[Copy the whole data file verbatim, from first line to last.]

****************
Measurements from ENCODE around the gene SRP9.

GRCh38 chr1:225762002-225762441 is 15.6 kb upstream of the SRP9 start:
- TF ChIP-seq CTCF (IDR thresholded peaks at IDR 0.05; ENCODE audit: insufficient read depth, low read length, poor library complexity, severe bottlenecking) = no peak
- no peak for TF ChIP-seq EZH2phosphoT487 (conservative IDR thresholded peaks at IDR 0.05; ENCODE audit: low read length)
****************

Measurements from ENCODE around the gene SRP9.

GRCh38 chr1:225762002-225762441 is 15.6 kb upstream of the SRP9 start:
- TF ChIP-seq CTCF (IDR thresholded peaks at IDR 0.05; ENCODE audit: insufficient read depth, low read length, poor library complexity, severe bottlenecking) = no peak
- no peak for TF ChIP-seq EZH2phosphoT487 (conservative IDR thresholded peaks at IDR 0.05; ENCODE audit: low read length)